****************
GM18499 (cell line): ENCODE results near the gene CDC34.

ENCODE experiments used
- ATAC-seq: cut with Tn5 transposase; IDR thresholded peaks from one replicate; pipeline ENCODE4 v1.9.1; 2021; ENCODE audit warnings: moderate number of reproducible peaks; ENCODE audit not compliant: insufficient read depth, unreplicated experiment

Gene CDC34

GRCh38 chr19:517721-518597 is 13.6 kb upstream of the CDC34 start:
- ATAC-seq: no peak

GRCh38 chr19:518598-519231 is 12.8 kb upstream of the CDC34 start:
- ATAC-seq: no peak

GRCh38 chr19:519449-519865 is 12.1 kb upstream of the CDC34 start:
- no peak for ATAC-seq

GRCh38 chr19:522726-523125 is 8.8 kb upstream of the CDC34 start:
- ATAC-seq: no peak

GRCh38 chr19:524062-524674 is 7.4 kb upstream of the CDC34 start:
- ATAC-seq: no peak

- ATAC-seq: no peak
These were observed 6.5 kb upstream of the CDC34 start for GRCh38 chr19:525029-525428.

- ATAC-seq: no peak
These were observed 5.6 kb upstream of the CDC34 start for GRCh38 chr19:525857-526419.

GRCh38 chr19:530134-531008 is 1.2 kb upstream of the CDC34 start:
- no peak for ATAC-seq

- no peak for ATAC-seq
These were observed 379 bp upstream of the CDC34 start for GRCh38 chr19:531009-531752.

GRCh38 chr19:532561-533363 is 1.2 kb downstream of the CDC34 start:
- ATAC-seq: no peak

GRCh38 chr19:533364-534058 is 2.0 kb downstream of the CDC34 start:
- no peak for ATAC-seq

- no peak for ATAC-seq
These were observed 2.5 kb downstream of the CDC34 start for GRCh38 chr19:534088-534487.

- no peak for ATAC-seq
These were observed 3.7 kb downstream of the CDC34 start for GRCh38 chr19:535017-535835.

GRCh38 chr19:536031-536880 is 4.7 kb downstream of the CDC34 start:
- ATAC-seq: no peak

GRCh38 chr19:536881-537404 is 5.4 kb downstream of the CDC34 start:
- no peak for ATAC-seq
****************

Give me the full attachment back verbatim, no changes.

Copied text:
GM18499 (cell line): ENCODE results near the gene CDC34.

ENCODE experiments used
- ATAC-seq: cut with Tn5 transposase; IDR thresholded peaks from one replicate; pipeline ENCODE4 v1.9.1; 2021; ENCODE audit warnings: moderate number of reproducible peaks; ENCODE audit not compliant: insufficient read depth, unreplicated experiment

Gene CDC34

GRCh38 chr19:517721-518597 is 13.6 kb upstream of the CDC34 start:
- ATAC-seq: no peak

GRCh38 chr19:518598-519231 is 12.8 kb upstream of the CDC34 start:
- ATAC-seq: no peak

GRCh38 chr19:519449-519865 is 12.1 kb upstream of the CDC34 start:
- no peak for ATAC-seq

GRCh38 chr19:522726-523125 is 8.8 kb upstream of the CDC34 start:
- ATAC-seq: no peak

GRCh38 chr19:524062-524674 is 7.4 kb upstream of the CDC34 start:
- ATAC-seq: no peak

- ATAC-seq: no peak
These were observed 6.5 kb upstream of the CDC34 start for GRCh38 chr19:525029-525428.

- ATAC-seq: no peak
These were observed 5.6 kb upstream of the CDC34 start for GRCh38 chr19:525857-526419.

GRCh38 chr19:530134-531008 is 1.2 kb upstream of the CDC34 start:
- no peak for ATAC-seq

- no peak for ATAC-seq
These were observed 379 bp upstream of the CDC34 start for GRCh38 chr19:531009-531752.

GRCh38 chr19:532561-533363 is 1.2 kb downstream of the CDC34 start:
- ATAC-seq: no peak

GRCh38 chr19:533364-534058 is 2.0 kb downstream of the CDC34 start:
- no peak for ATAC-seq

- no peak for ATAC-seq
These were observed 2.5 kb downstream of the CDC34 start for GRCh38 chr19:534088-534487.

- no peak for ATAC-seq
These were observed 3.7 kb downstream of the CDC34 start for GRCh38 chr19:535017-535835.

GRCh38 chr19:536031-536880 is 4.7 kb downstream of the CDC34 start:
- ATAC-seq: no peak

GRCh38 chr19:536881-537404 is 5.4 kb downstream of the CDC34 start:
- no peak for ATAC-seq